‘Competence, like truth, beauty and contact lenses is in the eye of the beholder’ – Lawrence J. Peter
There’s significant debate at the moment between those who would assert that there is an influx of ‘too posh to wash’ degree trained nursing staff coming into the profession, and those who say that academic qualification links to better outcomes and wider knowledge. Who is right?
My son Isaac has spent over 150 days of his 3 years in hospital ; NICU, PICU, PHDU, general Paeds, ENT wards, Gastro wards, and if you then added to that all the clinic appointments with Paeds, Neurology, Orthopeadics, Orthotics, Audiology, Cardiology, Opthamology, Genetics, Dieticians, OT’s, Physio’s and so on he’s had a lot, and I mean a LOT of contact with the various healthcare professions – it’s 160 appointments if you calculate at 1 a week and a week with only 1 appt is a quiet one for us. Within that there must be over a hundred nurses in various roles ; right from the 1-2-1 nursing on NICU (who exhibited, for me, the best examples of staff who live and breathe the 6C’s aside from the odd one but i’ll save those for the ‘communication’ blog!) to ones that weight him at paeds clinic to the outreach nurses who help with our trachy maintainance etc.
You know what? Out of all of those nurses not ONCE have I sat there and thought ‘jees, check out how she understands how Isaac’s posture changes when he’s uncomfortable…you can tell he/she did a degree in nursing’ or ‘aww look at him/her struggling to suction his trachy – if only he/she had done a degree’. I’ve never thought ‘Ooh, you can tell they went to a Russell Group university as opposed to an ex-polytechnic’. I’ve met the odd few where i’ve pondered which planet they are from but that’s nothing to do with qualification route, more about ability to empathise..
Doctors though? Wow they love their letters. I’ve had correspondence from people with so many letters after their name that there’s a page break been inserted halfway through. In some way’s the prefix ‘Dr’ will suffice to show me that they passed medical school. As to whether they’re competent, ask me when i’ve seen them in action.
See, for me, competence frameworks are about being signed off that at one point in time you met the criteria of that measurement. Academically i’m sure plenty of readers will have met people who have admirable intelligence and capacity but poor personal communication, a lack of ‘common sense’ or both. Clinical competence or ‘on the job’ measurements of the 6C’s are more important to me as a patient ; but something else is crucial. For me, the person assessing has to be someone who lives, breathes and exhibits the 6c’s and can cite examples of where they themselves have got it right and got it wrong and learned. I dont care if that person is a Band 2 or a Band 8, I want them to be what they are measuring. Im sure you’ve heard someone say at some point ‘I wish I could bottle what they have’ – well this for me is what 6C’s competence is about and teaching it ; it needs to be coached by the great nurses we’ve met. The one’s who showed they ‘care about’ Isaac, who showed compassion by usefully using their understanding what the effect of having a child with complex needs may have on parents and the ones, who showed great communication and who modelled courage and committment. Did they show competence? Well I think so, in spades. Does their appraisal reflect my view?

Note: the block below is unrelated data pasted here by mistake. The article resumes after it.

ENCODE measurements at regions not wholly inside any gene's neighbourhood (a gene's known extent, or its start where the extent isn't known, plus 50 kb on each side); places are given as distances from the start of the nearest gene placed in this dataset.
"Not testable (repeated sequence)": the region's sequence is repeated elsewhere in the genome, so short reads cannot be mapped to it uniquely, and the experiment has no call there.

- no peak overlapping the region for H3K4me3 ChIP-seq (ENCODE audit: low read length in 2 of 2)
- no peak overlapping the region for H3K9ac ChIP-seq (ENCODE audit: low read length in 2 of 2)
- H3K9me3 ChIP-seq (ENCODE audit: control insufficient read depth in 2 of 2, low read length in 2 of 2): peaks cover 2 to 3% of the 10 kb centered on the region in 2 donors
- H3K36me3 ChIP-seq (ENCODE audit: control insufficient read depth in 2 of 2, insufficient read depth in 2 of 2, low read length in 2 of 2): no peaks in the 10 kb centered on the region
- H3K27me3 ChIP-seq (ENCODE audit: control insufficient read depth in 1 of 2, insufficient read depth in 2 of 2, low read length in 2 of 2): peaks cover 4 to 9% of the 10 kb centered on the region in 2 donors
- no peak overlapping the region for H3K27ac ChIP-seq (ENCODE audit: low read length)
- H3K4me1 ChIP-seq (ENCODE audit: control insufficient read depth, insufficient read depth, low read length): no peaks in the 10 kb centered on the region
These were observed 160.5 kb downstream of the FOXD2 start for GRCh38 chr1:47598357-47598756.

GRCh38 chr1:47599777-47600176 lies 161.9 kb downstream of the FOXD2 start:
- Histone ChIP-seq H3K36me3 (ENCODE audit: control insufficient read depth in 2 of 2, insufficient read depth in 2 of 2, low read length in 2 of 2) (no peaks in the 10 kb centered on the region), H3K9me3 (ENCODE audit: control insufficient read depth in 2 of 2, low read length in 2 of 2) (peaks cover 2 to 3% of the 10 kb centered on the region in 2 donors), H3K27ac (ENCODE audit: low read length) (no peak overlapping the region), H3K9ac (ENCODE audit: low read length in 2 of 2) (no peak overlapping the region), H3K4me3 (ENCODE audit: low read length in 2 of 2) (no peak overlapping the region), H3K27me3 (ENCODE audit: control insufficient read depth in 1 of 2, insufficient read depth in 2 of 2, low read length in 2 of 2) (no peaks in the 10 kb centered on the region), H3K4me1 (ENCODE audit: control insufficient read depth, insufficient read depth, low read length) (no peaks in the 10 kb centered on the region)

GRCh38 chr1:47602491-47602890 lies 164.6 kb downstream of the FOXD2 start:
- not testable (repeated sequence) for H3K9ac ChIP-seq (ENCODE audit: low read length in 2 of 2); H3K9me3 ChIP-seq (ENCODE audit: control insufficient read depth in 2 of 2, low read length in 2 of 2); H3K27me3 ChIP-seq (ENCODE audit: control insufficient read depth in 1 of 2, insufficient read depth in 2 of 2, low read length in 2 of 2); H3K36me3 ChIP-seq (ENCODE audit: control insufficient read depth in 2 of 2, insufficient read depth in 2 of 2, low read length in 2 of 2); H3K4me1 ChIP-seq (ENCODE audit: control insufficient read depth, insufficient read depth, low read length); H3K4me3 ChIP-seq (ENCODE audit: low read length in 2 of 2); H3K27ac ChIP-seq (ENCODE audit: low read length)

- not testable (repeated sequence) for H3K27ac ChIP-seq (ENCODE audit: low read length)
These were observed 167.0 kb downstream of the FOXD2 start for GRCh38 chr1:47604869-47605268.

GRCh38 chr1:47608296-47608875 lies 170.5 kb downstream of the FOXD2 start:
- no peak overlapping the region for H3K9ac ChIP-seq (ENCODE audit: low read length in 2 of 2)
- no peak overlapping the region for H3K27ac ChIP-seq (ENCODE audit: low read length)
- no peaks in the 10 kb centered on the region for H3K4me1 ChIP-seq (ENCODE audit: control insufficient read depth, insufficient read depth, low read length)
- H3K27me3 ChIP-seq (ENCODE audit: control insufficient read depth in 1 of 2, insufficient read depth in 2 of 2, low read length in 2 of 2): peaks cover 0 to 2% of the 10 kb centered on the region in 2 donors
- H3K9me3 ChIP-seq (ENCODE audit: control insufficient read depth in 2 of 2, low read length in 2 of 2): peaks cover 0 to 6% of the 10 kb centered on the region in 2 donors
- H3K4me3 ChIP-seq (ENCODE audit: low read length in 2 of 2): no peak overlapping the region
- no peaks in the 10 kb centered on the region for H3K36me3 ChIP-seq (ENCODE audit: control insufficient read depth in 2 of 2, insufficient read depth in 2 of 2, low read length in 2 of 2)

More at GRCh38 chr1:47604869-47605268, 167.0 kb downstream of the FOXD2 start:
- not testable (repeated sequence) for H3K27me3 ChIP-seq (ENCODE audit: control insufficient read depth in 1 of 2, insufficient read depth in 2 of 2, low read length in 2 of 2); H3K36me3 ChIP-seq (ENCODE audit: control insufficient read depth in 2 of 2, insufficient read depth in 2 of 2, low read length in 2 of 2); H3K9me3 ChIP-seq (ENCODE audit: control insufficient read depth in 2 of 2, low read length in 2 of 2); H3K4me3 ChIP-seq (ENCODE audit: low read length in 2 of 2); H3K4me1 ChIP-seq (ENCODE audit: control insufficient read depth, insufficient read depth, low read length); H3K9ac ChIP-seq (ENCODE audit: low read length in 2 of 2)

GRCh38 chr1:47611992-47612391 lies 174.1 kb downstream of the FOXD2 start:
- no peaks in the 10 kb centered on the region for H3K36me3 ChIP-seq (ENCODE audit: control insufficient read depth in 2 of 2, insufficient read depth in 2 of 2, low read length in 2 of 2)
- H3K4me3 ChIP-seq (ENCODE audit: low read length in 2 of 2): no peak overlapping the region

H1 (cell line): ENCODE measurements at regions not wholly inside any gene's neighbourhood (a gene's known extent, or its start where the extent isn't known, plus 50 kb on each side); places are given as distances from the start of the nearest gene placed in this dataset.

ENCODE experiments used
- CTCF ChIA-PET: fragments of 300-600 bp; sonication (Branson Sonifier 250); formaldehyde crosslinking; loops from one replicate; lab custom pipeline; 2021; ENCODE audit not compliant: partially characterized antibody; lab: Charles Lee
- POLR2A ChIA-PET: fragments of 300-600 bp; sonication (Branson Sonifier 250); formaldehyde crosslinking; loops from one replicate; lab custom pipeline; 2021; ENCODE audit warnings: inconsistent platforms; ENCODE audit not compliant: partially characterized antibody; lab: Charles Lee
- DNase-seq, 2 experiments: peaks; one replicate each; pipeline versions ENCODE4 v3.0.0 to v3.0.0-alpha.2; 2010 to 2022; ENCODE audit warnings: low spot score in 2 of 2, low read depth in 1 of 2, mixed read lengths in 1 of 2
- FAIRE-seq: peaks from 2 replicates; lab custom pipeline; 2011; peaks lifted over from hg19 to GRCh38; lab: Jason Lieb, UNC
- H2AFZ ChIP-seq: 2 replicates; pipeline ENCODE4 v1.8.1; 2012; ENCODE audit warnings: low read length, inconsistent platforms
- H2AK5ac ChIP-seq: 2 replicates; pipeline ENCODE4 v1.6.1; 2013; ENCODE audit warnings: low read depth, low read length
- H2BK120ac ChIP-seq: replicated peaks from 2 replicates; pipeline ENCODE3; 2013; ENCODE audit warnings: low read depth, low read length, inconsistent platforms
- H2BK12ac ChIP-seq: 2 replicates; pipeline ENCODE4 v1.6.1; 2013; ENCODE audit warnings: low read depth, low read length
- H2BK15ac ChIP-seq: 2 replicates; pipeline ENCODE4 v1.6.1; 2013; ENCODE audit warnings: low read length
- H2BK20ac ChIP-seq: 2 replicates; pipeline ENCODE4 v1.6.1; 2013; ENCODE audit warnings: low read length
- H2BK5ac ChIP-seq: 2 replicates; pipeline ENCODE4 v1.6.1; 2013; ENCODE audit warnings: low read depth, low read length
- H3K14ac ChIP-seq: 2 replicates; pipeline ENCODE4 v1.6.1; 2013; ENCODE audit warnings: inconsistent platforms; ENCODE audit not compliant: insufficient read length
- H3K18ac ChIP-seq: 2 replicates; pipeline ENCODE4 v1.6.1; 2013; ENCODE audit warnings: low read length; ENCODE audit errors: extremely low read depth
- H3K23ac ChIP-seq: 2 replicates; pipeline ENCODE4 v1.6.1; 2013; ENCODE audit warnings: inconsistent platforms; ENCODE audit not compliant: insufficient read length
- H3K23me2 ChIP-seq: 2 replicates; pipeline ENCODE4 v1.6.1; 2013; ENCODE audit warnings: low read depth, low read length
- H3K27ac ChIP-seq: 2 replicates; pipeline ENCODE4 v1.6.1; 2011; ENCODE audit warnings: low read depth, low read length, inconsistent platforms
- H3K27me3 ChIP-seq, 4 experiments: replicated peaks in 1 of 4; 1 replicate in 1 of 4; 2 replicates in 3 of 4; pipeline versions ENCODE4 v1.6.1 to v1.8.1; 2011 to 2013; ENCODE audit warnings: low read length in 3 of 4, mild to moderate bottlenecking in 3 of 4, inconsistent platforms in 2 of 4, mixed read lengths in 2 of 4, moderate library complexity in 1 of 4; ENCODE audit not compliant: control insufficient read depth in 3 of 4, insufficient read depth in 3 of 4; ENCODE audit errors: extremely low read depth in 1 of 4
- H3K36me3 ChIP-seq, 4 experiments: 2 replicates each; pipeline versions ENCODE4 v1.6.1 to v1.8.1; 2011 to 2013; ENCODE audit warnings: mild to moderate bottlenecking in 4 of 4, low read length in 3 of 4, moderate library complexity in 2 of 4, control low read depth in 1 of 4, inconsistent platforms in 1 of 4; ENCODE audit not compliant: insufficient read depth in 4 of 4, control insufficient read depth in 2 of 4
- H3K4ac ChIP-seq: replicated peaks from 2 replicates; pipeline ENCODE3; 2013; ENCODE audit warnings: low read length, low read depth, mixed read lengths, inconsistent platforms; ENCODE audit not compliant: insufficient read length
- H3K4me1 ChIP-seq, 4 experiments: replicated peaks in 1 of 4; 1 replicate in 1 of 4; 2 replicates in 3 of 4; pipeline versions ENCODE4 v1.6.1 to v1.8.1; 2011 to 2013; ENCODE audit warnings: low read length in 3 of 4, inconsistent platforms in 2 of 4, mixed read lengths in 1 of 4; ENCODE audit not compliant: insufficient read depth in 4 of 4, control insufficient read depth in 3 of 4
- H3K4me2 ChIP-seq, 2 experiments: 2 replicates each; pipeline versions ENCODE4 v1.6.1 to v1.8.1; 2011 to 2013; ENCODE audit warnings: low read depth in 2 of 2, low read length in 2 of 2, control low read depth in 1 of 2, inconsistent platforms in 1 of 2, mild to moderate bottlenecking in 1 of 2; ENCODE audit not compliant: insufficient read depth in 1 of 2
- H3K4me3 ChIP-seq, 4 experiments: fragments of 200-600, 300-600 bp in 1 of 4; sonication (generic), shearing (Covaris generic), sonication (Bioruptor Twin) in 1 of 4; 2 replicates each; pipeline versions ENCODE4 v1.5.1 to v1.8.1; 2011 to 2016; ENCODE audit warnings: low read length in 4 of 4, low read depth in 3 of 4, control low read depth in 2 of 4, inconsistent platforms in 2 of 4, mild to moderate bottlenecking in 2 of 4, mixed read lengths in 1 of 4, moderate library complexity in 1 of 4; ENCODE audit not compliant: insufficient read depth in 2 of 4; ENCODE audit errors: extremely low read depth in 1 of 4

Thats the other thing you see ; how do leaders include ON AN INDIVIDUAL basis feedback. There’s CCGs with PCP’s and all sorts of other constructs but where is personal interlinking in there? I’ve learnt more in my profession over 15 years from clients I work with that managers that is the brutal truth. And how have I learnt it? From their experience and mine and reflection. Not gathered through processes, but on an individual level. Sometimes having a family who would like to feedback in my yearly appraisal would have meant some hard messages and areas of improvement but I know it would have resonated more than a manager telling me survey results.
Also, if you’re competent, and you know you’re competent from other patients telling you you are, show it in your confidence. Note, that’s not arrogance (and if you ever hear me speak I can give you a gold bar anecdote about my own experience with a hugely arrogant, low emotional intelligence but also very skills ‘competent’ orthopaedic surgeon) ; confidence is about you expecting me to question and maybe put you out of a comfort zone but having the professional resilience to handle it. I’ve had 3 occasions where Drs have said to me ‘we’ve changed Isaac’s medication’ as if thats the end of the discussion without saying why or what their thinking was. Course, don’t get the science books out, i’m not bright, but at least explain why you’ve needed to change it. The ‘why’ makes me feel slightly closer to you ‘doing with’ than ‘doing to’. Nurses with confidence to be challenged have been great ; when we’ve asked ‘why this and not that?’ they can explain rather than either a) taking the hump and getting narky b) patronising or c) running off!
Sometimes you can be competent and not see the effect there and then, equally you can be incompetent and never realise you’ve created a legacy unless you stop, take stock, realise you’re never as good as you’re capable of being tomorrow and reflect.
So, competence to me means professionals oozing the other 5C’s towards Isaac, as to how competent you are he’ll either give you a big grin or he’ll tell you when he’s older…as to whether i’m a competent dad I think so but dont ask my kids…!